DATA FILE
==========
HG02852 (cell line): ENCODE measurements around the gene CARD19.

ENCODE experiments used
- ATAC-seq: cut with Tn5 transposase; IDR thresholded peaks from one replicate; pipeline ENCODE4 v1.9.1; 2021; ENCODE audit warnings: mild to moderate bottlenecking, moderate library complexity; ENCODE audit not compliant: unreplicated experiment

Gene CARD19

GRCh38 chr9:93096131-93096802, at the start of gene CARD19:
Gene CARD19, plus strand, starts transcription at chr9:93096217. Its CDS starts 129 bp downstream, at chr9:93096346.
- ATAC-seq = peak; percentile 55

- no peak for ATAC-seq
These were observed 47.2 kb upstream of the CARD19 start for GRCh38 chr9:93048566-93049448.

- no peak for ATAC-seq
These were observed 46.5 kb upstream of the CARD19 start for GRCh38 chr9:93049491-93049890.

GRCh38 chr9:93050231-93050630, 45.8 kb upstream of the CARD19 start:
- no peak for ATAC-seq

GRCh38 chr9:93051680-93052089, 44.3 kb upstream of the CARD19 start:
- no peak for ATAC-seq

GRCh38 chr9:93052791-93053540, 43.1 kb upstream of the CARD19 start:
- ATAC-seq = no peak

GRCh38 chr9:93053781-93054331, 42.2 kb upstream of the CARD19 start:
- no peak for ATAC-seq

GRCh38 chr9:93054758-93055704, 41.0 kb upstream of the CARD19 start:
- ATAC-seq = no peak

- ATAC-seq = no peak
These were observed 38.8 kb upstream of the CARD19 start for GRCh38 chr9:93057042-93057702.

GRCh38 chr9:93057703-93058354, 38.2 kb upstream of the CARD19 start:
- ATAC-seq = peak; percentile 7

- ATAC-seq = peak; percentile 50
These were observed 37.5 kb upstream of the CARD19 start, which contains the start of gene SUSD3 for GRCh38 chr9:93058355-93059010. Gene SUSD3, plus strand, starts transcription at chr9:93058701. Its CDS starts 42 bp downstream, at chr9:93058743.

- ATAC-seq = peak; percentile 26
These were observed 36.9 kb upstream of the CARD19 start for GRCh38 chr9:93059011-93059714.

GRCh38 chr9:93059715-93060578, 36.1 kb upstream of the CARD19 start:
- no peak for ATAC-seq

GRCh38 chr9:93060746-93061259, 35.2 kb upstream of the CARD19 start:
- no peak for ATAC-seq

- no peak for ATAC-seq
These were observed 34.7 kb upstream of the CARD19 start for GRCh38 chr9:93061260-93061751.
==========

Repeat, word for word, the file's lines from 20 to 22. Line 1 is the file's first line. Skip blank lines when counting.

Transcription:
GRCh38 chr9:93054758-93055704, 41.0 kb upstream of the CARD19 start:
- ATAC-seq = no peak

- ATAC-seq = no peak